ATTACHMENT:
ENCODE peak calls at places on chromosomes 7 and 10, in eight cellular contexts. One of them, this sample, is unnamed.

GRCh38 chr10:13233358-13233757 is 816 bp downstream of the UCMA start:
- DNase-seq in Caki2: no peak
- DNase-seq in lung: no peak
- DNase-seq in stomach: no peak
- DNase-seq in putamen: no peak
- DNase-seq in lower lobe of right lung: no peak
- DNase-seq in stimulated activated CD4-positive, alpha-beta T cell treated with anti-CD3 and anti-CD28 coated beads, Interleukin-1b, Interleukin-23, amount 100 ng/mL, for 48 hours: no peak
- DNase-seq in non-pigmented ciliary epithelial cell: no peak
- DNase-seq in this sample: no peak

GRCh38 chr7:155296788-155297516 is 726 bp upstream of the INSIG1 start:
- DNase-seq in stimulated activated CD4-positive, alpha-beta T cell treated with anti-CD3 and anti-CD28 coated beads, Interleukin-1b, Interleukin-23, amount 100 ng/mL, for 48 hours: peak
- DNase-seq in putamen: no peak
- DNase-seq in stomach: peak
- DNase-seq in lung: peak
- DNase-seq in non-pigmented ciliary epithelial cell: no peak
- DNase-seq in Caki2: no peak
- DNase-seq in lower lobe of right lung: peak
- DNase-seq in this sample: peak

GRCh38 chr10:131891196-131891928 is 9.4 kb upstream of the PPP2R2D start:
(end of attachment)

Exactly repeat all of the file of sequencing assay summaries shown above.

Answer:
ENCODE peak calls at places on chromosomes 7 and 10, in eight cellular contexts. One of them, this sample, is unnamed.

GRCh38 chr10:13233358-13233757 is 816 bp downstream of the UCMA start:
- DNase-seq in Caki2: no peak
- DNase-seq in lung: no peak
- DNase-seq in stomach: no peak
- DNase-seq in putamen: no peak
- DNase-seq in lower lobe of right lung: no peak
- DNase-seq in stimulated activated CD4-positive, alpha-beta T cell treated with anti-CD3 and anti-CD28 coated beads, Interleukin-1b, Interleukin-23, amount 100 ng/mL, for 48 hours: no peak
- DNase-seq in non-pigmented ciliary epithelial cell: no peak
- DNase-seq in this sample: no peak

GRCh38 chr7:155296788-155297516 is 726 bp upstream of the INSIG1 start:
- DNase-seq in stimulated activated CD4-positive, alpha-beta T cell treated with anti-CD3 and anti-CD28 coated beads, Interleukin-1b, Interleukin-23, amount 100 ng/mL, for 48 hours: peak
- DNase-seq in putamen: no peak
- DNase-seq in stomach: peak
- DNase-seq in lung: peak
- DNase-seq in non-pigmented ciliary epithelial cell: no peak
- DNase-seq in Caki2: no peak
- DNase-seq in lower lobe of right lung: peak
- DNase-seq in this sample: peak

GRCh38 chr10:131891196-131891928 is 9.4 kb upstream of the PPP2R2D start: